more guns DO equal less gun crime. Preditors don't like prey that bites back.

Then with 200 million to 300 million guns in the US, wouldn't we be the safest country in the world?

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yabitsApr. 12, 2013 - 11:52PM JST Again, you are wrong because you fail to properly identify (or acknowledge) what the "privilege" actually is. If a person has a driving course on his own private property, he is free to drive to his heart's content without a license. (Many would consider it a right to be able to so, and most certainly not a privilege. Conservatives such as yourself might want to convince people otherwise.)

Do you know anybody that gets a nice performance car and actually drives in his private property only? Most people don't have 100 acres in the backyard. Maybe you do.

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yabits Apr. 12, 2013 - 11:52PM JST

the second amendment does not grant freedom to purchase firearms, nor does it grant an inherent right to sell or distribute them without any regulation

It's true that the 2nd amendment doesn't specifically grant the freedom to buy, sell or distribute firearms. And it's also true that, reasonable restrictions on who can and can not own a firearm and who can or can not sell them have been deemed, by the courts, to be legitimate within the scope of the Amendment and not seen as an "infringement". On the other hand, a blanket prohibition on an individual's ability to acquire one; clearly would be an infringement on the right to "keep and bear".

SuperLib Apr. 13, 2013 - 12:08AM JST

Undercover checks have shown that a large percentage of gun dealers willfully break the law regarding background checks.

How large of a percentage is that? I'd be really interested in seeing that data. Got a link to your source?

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Do you know anybody that gets a nice performance car and actually drives in his private property only?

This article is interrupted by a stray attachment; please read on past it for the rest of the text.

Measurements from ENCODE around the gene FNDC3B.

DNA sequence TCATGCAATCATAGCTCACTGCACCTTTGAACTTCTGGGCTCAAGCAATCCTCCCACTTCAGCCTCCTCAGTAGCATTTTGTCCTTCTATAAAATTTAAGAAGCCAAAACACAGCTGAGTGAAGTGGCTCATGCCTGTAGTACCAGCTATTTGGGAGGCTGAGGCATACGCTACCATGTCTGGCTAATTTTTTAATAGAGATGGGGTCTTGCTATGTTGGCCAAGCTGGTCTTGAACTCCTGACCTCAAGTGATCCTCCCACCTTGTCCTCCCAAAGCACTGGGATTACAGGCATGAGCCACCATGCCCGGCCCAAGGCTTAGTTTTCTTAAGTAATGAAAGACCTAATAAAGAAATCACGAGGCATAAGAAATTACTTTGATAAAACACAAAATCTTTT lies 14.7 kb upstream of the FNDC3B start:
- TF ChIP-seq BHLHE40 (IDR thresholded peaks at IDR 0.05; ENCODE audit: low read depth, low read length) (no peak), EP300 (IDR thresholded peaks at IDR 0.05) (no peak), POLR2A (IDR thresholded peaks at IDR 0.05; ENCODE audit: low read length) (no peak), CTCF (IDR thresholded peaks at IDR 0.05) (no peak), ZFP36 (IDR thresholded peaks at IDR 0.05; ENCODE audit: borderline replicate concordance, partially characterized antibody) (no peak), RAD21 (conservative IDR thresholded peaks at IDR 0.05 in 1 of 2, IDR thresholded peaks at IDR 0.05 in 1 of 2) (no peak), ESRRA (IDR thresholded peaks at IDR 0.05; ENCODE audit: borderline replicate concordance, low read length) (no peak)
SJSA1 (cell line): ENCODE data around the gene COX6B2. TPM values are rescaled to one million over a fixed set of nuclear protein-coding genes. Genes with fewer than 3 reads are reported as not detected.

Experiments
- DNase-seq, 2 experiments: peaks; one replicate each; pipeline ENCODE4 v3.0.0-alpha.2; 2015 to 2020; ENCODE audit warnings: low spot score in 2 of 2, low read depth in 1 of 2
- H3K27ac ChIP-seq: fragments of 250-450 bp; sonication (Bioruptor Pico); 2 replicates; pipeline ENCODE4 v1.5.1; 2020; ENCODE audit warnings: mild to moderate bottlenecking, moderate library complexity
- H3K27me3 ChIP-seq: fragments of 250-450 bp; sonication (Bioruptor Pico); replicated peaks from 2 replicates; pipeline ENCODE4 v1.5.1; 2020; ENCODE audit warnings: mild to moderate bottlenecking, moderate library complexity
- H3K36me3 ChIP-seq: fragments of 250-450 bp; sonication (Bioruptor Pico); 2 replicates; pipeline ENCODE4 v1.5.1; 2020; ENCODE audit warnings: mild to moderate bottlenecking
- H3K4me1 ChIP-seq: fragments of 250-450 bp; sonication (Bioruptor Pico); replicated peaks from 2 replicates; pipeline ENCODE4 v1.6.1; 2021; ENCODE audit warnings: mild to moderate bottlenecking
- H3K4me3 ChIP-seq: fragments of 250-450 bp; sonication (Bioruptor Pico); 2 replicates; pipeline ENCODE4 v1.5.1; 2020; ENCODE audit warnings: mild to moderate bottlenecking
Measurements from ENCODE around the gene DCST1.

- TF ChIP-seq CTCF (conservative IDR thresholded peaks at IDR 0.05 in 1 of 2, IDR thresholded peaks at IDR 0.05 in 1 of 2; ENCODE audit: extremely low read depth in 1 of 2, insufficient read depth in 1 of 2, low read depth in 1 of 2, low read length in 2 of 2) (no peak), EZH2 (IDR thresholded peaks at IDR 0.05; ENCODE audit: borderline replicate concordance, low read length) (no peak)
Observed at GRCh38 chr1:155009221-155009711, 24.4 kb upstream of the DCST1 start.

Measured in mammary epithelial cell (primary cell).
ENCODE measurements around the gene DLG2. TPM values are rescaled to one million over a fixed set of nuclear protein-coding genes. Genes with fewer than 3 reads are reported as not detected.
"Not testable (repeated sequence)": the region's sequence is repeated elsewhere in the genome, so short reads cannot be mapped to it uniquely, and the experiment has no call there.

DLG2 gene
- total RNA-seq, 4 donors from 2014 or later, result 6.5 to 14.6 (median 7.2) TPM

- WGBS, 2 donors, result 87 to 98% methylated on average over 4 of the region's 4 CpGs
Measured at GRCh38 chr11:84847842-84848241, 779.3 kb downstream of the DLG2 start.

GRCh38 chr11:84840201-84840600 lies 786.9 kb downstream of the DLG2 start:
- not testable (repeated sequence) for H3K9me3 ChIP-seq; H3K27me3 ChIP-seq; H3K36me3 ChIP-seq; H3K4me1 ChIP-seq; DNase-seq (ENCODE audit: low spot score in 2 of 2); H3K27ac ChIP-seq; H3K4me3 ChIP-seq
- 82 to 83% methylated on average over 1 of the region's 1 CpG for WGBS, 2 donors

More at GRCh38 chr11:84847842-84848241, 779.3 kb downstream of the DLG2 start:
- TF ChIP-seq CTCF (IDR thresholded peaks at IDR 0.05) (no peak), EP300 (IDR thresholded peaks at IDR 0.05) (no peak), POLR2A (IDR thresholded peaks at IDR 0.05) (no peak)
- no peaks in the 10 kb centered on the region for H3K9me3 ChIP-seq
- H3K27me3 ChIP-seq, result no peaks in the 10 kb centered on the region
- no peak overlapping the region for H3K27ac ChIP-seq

Whether I personally know anyone or not is irrelevant. The question is whether it is driving itself that is the privilege, or if it can also be considered a right (when done under certain circumstances, like on private property) that the government has no right infringing on.

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Guns don’t kill people. People kill people. But guns help. It is very tempting when you have a power of instant kill in your hand. While there are people who own guns only for self-defense, there are much more people out there who would abuse their power and use it so casually. Knowing that you have a power to kill, a quarrel or a fight could easily turn into murder without a second thought. The U.S has close to 10,000 gun deaths annually while England only has less than 20 gun deaths. Why? Because England have a very strict law for people to bear arms. Countries that allowed people to own gun for reasons such as self-defense are simply confessing that they can’t protect you under the law of the state and are neglecting responsibility of social security. Do you want to live in a society where you tell your children that those armed people are criminals, or do you want them to know that everyone owns it and use it for survival?

0 ( +0 / -0 )

On the other hand, a blanket prohibition on an individual's ability to acquire one; clearly would be an infringement on the right to "keep and bear".

It might be, but that would have to ultimately be tested in the courts.

A criminally violent person who is under a blanket prohibition to acquire a firearm could well bring a suit to test the law involved, feeling his second-amendment rights have been violated. It would be very interesting to see who would support his case.

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Superlib: Undercover checks have shown that a large percentage of gun dealers willfully break the law regarding background checks.

Kuya808: How large of a percentage is that? I'd be really interested in seeing that data. Got a link to your source?

http://www.nyc.gov/html/cjc/downloads/pdf/nyc_pointclickfire.pdf

62 percent of private gun sellers agreed to sell a firearm to a buyer who said he probably couldn’t pass a background check. City investigators posing as illegal purchasers asked five of these sellers to meet in person and exchange the guns for cash. All five agreed. The investigators bought four handguns and a semi-automatic assault rifle while recording the transaction with hidden cameras.

Private sellers on Craigslist had the highest failure rate – roughly 82 percent – even though the site has a policy prohibiting firearms listings. The City also investigated unlicensed sellers on Armslist (54% failure rate), Gunlistings (77% failure rate), KSL.com (67% failure rate) and Glocktalk (78% failure rate).